Spring is always the craziest time of year for beekeepers. We are busy with Avocado pollination, making queen bees, performing or normal bee maintenance, and most important of all, performing live bee removals. With the El Nino this year there have been more beehives to catch than we can keep up with. This year I have removed around 3-9 hives per day since February, and now that we are in May, many of the hives are very well established.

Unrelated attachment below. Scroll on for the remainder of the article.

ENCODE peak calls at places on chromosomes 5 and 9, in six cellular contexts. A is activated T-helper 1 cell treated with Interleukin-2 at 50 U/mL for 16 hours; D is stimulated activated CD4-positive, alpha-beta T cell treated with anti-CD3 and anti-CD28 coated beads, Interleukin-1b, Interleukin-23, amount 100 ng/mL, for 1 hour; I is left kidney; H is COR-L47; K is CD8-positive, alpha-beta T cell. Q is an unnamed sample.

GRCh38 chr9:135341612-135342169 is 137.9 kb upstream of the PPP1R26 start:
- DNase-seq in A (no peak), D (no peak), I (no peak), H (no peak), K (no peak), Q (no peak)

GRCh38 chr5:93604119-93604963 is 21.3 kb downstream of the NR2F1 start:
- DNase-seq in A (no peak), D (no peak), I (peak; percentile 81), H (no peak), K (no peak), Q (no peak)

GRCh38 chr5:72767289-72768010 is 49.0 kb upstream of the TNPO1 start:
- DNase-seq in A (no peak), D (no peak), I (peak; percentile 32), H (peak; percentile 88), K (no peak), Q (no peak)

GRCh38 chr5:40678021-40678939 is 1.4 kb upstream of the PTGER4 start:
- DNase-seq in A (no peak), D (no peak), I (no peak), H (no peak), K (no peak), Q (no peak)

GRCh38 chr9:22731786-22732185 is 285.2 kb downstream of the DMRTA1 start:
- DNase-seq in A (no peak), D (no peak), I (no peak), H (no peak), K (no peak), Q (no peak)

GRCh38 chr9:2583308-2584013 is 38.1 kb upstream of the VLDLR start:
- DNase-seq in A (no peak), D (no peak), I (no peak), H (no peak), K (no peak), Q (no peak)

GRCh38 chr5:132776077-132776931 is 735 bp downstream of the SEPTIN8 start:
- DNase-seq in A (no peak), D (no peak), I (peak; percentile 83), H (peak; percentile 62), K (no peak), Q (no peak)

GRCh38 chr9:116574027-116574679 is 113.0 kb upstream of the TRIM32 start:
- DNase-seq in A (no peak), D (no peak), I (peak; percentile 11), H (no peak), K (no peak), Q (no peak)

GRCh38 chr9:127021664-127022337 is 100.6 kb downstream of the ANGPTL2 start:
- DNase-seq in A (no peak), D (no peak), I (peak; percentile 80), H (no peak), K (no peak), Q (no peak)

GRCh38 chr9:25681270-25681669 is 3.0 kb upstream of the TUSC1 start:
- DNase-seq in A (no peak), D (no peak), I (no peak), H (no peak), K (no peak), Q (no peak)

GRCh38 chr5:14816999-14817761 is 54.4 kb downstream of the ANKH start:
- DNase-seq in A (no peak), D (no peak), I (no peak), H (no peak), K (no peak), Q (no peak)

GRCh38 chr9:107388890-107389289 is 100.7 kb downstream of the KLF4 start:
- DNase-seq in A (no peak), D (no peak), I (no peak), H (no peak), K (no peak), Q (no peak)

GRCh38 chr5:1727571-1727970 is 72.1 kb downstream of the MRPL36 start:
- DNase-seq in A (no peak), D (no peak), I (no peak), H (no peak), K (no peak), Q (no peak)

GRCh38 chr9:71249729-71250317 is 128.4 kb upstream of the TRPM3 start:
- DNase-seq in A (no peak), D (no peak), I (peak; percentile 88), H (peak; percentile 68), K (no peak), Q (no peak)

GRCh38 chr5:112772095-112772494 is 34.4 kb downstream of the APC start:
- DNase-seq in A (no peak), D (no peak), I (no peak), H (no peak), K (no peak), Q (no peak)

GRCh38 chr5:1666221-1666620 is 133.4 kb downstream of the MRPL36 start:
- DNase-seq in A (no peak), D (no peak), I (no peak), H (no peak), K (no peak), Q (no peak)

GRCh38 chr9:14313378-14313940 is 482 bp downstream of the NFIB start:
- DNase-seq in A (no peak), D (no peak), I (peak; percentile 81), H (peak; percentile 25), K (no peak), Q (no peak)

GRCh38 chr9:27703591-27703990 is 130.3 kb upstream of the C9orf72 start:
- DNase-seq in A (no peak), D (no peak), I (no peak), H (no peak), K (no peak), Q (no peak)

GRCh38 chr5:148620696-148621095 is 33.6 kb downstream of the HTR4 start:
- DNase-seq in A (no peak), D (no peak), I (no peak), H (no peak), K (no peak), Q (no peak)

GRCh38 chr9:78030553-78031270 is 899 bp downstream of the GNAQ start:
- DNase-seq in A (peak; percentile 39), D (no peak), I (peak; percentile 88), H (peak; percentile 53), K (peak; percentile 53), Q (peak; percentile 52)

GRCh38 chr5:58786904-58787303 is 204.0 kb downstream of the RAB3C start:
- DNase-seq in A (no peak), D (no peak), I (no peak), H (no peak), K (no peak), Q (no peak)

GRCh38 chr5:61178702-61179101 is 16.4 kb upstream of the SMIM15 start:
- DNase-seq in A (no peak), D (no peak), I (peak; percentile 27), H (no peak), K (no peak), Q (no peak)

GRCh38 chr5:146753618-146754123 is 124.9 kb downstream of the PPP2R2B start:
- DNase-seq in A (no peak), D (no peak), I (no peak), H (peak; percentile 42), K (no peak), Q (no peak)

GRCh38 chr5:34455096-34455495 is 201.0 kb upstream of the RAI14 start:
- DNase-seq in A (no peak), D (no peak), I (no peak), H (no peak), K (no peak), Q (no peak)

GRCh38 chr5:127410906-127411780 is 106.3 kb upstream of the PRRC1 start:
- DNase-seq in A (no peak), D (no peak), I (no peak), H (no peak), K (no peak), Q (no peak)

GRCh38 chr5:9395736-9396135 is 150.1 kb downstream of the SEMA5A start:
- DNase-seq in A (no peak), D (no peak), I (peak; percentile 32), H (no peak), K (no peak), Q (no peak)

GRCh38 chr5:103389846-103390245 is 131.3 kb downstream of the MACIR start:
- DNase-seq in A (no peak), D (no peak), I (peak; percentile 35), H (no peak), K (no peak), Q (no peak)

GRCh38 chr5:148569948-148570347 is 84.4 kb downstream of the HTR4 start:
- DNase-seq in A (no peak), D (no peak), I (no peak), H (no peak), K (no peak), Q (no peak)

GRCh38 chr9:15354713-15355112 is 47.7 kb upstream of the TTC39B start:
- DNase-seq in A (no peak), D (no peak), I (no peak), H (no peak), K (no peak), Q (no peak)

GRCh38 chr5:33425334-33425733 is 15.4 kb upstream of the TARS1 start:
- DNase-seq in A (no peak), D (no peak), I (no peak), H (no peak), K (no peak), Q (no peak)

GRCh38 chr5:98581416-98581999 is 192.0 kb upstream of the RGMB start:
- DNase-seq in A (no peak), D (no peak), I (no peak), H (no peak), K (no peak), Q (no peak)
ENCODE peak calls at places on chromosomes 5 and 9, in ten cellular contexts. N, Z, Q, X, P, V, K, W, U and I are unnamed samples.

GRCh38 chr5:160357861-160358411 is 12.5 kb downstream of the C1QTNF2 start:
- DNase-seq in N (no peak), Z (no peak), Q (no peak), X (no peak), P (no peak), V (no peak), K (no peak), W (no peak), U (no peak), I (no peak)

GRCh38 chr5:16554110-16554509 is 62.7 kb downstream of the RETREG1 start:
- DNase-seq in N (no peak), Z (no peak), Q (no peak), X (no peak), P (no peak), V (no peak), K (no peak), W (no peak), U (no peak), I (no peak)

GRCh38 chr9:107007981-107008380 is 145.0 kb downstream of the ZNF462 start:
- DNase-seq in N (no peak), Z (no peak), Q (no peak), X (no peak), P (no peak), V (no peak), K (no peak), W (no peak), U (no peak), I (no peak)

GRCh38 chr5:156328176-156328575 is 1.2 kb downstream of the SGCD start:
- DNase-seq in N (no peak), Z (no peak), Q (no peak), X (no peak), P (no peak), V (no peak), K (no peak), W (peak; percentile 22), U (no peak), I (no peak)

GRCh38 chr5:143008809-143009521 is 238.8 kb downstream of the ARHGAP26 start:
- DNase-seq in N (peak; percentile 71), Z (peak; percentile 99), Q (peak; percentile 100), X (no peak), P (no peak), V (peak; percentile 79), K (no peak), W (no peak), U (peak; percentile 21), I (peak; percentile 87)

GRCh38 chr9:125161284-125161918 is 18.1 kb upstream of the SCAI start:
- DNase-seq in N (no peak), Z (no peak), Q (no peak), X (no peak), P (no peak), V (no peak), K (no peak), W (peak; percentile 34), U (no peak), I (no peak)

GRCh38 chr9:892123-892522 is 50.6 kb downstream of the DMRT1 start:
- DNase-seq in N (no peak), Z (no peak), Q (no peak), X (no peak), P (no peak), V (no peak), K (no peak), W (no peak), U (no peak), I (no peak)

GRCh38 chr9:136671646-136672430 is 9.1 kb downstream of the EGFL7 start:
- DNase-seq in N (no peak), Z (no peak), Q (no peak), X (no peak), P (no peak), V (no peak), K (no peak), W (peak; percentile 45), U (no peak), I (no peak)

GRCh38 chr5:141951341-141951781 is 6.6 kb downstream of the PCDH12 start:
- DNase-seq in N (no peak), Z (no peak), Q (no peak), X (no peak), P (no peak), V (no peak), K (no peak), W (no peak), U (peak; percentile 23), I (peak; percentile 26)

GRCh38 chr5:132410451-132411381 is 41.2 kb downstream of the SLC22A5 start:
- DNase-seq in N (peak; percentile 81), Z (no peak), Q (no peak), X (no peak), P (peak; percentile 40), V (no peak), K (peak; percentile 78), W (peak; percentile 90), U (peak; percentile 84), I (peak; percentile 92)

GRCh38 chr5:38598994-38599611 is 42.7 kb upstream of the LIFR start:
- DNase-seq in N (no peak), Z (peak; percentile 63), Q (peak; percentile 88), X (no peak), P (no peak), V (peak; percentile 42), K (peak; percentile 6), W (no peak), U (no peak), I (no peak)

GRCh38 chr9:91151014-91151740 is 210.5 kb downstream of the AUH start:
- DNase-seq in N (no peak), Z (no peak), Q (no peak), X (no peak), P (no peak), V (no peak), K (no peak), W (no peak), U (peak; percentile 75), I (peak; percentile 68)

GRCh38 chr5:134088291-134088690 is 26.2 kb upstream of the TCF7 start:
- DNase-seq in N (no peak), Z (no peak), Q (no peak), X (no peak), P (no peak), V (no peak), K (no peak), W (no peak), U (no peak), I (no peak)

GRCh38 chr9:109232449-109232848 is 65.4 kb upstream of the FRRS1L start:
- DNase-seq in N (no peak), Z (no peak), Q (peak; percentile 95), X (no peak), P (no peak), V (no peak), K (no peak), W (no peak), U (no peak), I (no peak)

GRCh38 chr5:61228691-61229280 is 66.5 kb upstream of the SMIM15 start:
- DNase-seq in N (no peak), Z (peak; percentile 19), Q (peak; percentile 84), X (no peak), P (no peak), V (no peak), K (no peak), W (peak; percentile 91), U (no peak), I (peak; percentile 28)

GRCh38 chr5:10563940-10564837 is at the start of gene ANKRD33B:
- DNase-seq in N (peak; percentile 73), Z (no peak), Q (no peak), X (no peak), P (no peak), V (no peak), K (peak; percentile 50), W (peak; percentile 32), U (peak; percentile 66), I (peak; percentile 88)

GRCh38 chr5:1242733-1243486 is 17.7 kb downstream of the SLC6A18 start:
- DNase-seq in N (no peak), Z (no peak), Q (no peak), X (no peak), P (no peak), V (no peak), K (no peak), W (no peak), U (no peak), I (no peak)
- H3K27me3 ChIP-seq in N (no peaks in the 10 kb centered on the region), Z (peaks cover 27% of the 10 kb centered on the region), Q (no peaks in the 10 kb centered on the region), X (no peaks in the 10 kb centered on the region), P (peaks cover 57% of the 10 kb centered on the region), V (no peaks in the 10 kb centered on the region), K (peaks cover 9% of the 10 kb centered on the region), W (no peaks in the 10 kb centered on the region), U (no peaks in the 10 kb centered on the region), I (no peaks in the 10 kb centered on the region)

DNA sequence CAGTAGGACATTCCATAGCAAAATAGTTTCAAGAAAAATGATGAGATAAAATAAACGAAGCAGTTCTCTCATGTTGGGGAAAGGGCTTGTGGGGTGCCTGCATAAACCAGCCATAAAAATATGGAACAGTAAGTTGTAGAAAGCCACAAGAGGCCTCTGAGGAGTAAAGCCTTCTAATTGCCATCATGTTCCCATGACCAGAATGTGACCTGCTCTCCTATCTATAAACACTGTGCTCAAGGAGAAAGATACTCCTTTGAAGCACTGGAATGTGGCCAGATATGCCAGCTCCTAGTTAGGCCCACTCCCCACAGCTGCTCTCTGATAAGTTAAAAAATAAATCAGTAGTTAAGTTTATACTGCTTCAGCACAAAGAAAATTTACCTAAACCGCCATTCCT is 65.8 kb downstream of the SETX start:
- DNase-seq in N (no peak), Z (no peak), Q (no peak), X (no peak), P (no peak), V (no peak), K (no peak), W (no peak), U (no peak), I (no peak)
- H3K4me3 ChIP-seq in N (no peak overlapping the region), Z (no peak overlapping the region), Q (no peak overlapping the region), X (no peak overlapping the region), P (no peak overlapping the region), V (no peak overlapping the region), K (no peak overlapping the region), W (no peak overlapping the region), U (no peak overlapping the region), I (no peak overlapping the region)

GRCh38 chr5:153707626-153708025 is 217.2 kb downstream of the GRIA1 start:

Today I removed a very large hive from a temple in Newbury Park. The owners first noticed it a little over a month ago in their awning on the third floor just above their daycare. Typically after a hive has been established for around three weeks I recommend a full bee removal, and the customer agreed. We had to take the tiles off the roof, remove the tar paper, and then cut through the plywood to reach the hive. When removing bees from any hive over one story the most time consuming part of the entire job is simply going up and down the ladder with all of the equipment, wax, and honey while the bees are desperately trying to sting you through your bee suit. After roughly two hours we had the roof opened, the beeswax inside the bee box, but the bees were absolutely everywhere. After an hour, and a lot of smoke, we convinced the bees to form a nice large ball on the underside of the awning. We got out our handy bucket on a stick, knocked the bees into the bucket, put them into the bee box, and celebrated a job well done.